Red5 Pro Streams

1. About Red5 Pro streams

Streams are the core objects in Red5 Pro that represent audio/video operations in the context of the media server. Red5 Pro stream objects encapsulate information about client/server streams for live/video-on-demand content.

At its core every Red5 Pro stream is a IStream object.

  • A generic broadcaster stream extends from a IStream and is represented by a IBroadcastStream.

  • A generic subscriber stream extends from the IStream object and is represented by a ISubscriberStream

You can explore the APIs in details by inspecting each IStreaminterface and its implementation individually, starting at the IStream interface.

2. Red5 Pro stream action callbacks in application adapter

Every Red5 Pro application extends the MultiThreadedApplicationAdapter and has access to specific callback methods for stream events. We can override these methods in our own application class to handle the callbacks ourselves.

Following is a snippet from a sample application adapter class that extends the MultiThreadedApplicationAdapter:

 @Override
public void streamBroadcastClose(IBroadcastStream stream) {
    log.info("Stream broadcast close {}", stream);
}

@Override
public void streamBroadcastStart(IBroadcastStream stream) {
    log.info("Stream broadcast start {}", stream);
}

@Override
public void streamRecordStart(IBroadcastStream stream) {
    log.info("Stream record start {}", stream);
}

@Override
public void streamRecordStop(IBroadcastStream stream) {
    log.info("Stream record stop {}", stream);
}

@Override
public void streamSubscriberStart(ISubscriberStream stream) {
    log.info("Stream subscribe start {}", stream);
}

@Override
public void streamSubscriberClose(ISubscriberStream stream) {
    log.info("Stream subscribe close {}", stream);
}

streamBroadcastStart : Invoked when a broadcast starts

streamBroadcastClose : Invoked when a broadcast stops

streamRecordStart : Invoked when recording of a broadcast stream starts

streamRecordStop : Invoked when recording of a broadcast stream stops

streamSubscriberStart : Invoked when a subscriber requests a stream

streamSubscriberClose : Invoked when a subscriber stops subscribing

For detailed information on these callbacks and more, check out the MultiThreadedApplicationAdapter documentation You can access the complete source code of the snippet shown above on github here.

3. Fetching all the live stream names in an application

Often when developing a live streaming application you may want to fetch the list of active live streams in your application. The MultiThreadedApplicationAdapter documentation provides a method specifically for this. The snippet below shows how you can use the getBroadcastStreamNames method) to list out live streams.

public List<String> getLiveStreams(String appname, IScope scope) throws Exception {
    List<String> streams = null;

    try
    {
        MultiThreadedApplicationAdapter adapter = (MultiThreadedApplicationAdapter) application.getHandler();
        Set<String> broadcastStreams = adapter.getBroadcastStreamNames(scope);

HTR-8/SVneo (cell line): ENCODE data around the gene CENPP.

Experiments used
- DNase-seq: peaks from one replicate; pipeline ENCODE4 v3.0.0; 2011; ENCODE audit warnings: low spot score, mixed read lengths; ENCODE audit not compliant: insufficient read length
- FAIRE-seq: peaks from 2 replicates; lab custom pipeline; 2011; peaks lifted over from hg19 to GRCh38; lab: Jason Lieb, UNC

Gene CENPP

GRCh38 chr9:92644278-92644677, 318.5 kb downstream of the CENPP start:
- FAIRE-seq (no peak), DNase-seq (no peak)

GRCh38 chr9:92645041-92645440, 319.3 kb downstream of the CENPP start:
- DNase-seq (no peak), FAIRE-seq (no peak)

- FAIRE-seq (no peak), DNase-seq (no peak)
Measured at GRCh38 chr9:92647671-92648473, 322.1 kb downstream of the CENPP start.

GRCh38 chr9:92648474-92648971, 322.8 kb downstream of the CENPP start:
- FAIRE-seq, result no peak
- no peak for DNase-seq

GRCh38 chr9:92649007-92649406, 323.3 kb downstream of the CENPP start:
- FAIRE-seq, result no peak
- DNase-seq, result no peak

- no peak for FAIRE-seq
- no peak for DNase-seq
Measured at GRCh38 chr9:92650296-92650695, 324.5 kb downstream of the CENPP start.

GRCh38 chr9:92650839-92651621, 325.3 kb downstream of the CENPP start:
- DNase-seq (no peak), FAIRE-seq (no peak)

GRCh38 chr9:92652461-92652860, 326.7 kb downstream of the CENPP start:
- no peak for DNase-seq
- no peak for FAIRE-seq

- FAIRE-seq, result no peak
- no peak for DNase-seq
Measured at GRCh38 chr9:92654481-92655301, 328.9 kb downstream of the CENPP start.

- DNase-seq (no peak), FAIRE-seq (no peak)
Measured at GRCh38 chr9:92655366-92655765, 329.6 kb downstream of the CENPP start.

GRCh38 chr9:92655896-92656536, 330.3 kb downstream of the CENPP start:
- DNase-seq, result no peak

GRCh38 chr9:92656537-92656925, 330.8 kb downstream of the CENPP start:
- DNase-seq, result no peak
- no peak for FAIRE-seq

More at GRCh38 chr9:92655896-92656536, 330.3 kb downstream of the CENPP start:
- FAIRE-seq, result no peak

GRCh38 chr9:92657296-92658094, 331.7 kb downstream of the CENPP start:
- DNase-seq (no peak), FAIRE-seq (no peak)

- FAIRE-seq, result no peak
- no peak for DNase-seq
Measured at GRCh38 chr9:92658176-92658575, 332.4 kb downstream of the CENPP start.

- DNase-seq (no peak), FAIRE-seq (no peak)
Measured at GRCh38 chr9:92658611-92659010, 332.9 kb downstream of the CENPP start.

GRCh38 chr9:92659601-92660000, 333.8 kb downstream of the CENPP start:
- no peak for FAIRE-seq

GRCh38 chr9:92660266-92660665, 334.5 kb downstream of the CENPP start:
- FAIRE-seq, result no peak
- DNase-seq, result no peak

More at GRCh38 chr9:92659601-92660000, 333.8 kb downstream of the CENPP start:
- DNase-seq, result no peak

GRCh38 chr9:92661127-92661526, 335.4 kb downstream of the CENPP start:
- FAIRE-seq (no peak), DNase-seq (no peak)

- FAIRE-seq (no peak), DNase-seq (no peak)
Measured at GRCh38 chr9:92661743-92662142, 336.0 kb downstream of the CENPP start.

Iterator<String> iter = broadcastStreams.iterator();
        streams = new ArrayList<String>();

        while (iter.hasNext()) {
            String name = iter.next();
            IClientBroadcastStream stream = (IClientBroadcastStream) adapter.getBroadcastStream(application, name);
            IConnection conn = stream.getConnection();
            if (conn != null && conn.isConnected())
                streams.add(name);
        }

        return streams;
    }
    catch (Exception e)
    {
        log.error("An unexpected error occurred." + e.getMessage());
        throw e;
    }
}

The important line to notice above is this one :

Set<String> broadcastStreams = adapter.getBroadcastStreamNames(scope);

If you are looking for live streams at the application level then scope would be your APPLICATION scope or if you are looking for streams in a sub-scope, scope should refer to a ROOM scope.

Exception will be thrown if the scope is not found on server. It is recommended that you read through Red5 Pro scopes document for more information on scopes.

4. Access a live stream object in a Red5 Pro scope

Once you have a list of live stream names, you may want to reference the stream object itself to operate on it using the Red5 Pro API. Similar to the stream list look up, the use of scopes applies here as well. Following is a snippet showing how to fetch reference to a stream as a broadcast stream.

If you look back at our getLiveStreams method earlier, you will see how we resolve a ClientBroadcastStream using the stream name. The MultiThreadedApplicationAdapter documentation provides a method called getBroadcastStream to resolve the reference object of a live stream.

Example:

IClientBroadcastStream stream = (IClientBroadcastStream) adapter.getBroadcastStream(scope, name);

The method requires the stream name and the scope where to look for the stream. If your stream is at the application level, then scope should refer to your APPPLICATION scope else if your stream exists in a subscope then scope should refer to the appropriate ROOM scope.

The getBroadcastStream returns a IBroadcastStream object, which can be casted to a IClientBroadcastStream. It is recommended that you read through Red5 Pro scopes document for more information on scopes.

5. Record a live stream

Having reference of the stream object means we can now operate on it. You can take a look at the ClientBroadcastStream class to see the various method available to us.

One of the most common operations on broadcast streams is live recording, capturing the broadcast stream to media file. In the previous section we type-casted the IBroadcastStream object to IClientBroadcastStream. You can also cast the object to a ClientBroadcastStream which is a concrete implementation of the IClientBroadcastStream interface.

5.1. Start Record

This class provides all necessary API methods needed to work with broadcast streams. To record a live stream we use the saveas method of the ClientBroadcastStream class. Following is a code snippet showing how to record a live broadcast stream to disk when broadcast starts.

@Override
public void streamBroadcastStart(IBroadcastStream stream)
{
    try
    {
       ClientBroadcastStream bStream = (ClientBroadcastStream) stream;
       if(!bStream.isRecording()) {
          bStream.saveAs(bStream.getPublishedName(), false);